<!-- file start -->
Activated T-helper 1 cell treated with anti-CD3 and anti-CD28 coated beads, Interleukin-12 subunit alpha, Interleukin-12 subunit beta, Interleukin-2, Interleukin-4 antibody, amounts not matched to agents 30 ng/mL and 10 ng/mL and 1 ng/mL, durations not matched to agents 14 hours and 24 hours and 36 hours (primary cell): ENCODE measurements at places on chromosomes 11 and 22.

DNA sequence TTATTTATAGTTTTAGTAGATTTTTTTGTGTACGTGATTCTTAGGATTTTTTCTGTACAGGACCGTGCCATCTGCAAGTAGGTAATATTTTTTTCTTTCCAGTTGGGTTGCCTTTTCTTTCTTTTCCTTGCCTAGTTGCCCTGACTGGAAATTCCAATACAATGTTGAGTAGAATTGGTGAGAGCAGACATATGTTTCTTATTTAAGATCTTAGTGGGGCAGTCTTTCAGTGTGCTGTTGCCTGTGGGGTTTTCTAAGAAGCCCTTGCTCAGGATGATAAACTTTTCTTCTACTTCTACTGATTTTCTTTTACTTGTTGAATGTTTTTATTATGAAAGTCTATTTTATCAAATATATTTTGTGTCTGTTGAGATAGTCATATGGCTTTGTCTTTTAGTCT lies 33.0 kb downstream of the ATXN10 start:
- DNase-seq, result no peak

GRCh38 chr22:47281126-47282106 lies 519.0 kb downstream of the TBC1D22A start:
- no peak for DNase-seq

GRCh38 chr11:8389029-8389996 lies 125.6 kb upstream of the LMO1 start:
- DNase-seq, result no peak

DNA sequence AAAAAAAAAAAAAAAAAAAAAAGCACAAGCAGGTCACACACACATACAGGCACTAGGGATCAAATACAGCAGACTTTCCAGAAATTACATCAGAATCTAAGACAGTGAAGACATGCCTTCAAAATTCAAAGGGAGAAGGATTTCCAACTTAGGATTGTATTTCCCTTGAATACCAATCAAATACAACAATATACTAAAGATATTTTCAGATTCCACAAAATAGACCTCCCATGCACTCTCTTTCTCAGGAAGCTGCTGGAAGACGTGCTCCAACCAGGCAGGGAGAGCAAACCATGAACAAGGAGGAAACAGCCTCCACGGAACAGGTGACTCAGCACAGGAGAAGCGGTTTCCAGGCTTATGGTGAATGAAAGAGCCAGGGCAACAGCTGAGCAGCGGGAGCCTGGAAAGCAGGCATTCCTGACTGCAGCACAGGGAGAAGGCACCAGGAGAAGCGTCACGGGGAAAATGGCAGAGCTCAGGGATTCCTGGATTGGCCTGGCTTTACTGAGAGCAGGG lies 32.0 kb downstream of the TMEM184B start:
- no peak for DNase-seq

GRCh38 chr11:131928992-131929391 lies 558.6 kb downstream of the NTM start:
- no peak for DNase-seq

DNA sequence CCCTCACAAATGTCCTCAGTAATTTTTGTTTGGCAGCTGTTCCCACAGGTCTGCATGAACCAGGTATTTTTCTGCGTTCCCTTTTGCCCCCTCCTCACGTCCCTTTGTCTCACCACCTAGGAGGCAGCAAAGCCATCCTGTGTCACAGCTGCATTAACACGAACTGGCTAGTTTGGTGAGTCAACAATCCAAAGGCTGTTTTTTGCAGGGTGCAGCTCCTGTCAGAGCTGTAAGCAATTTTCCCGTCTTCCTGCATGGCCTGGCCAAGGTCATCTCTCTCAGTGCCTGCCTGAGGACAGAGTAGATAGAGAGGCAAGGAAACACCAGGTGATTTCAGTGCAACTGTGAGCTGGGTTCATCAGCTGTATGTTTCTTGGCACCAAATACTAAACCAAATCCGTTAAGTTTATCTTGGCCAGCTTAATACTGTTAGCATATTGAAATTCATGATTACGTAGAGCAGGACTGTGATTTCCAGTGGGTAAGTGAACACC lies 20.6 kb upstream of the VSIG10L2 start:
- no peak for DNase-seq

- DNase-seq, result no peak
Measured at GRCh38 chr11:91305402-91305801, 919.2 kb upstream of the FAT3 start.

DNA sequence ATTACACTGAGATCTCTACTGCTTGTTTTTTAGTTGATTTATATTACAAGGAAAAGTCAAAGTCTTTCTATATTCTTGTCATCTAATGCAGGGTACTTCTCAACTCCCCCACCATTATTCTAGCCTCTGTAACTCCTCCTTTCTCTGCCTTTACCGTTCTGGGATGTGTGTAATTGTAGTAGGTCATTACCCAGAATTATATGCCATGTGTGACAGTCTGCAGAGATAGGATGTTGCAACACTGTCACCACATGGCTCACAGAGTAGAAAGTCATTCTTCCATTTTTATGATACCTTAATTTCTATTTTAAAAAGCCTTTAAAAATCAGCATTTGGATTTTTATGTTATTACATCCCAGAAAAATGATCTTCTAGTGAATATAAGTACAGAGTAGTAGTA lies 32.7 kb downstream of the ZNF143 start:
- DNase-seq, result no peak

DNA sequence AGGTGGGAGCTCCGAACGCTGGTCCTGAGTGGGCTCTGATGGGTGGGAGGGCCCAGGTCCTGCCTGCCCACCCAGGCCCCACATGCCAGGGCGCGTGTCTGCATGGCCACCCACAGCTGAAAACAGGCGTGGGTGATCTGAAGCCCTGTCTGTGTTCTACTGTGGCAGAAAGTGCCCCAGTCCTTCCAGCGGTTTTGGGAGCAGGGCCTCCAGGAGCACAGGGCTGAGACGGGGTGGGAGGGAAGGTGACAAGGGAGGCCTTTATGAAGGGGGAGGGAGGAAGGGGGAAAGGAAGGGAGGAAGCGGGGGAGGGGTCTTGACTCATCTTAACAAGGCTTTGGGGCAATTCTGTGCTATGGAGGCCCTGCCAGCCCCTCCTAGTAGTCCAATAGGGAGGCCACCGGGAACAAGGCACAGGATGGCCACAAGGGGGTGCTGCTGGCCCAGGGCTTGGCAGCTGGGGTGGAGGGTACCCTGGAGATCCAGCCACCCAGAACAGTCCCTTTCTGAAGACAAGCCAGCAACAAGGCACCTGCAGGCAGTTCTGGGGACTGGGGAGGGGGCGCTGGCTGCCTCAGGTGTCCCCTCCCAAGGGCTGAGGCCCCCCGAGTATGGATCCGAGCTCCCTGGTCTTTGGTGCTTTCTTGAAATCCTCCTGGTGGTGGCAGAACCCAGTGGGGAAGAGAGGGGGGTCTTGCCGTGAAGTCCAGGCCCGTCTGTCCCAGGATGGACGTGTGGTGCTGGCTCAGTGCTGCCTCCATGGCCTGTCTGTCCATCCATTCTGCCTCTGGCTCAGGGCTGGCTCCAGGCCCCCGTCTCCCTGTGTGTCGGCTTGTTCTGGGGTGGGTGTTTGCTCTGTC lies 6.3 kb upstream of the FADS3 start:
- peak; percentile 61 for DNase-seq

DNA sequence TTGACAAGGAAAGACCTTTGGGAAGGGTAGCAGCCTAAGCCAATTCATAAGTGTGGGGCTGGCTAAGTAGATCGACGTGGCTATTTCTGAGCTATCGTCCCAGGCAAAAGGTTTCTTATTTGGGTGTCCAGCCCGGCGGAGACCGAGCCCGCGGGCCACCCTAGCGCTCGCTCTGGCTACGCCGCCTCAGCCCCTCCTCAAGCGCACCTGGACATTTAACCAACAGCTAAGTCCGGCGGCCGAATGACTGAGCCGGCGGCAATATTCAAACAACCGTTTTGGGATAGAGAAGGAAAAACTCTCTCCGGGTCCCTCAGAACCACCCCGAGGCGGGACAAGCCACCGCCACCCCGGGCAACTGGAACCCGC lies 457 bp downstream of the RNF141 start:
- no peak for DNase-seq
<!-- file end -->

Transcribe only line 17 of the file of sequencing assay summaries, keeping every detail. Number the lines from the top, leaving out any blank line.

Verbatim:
- DNase-seq, result no peak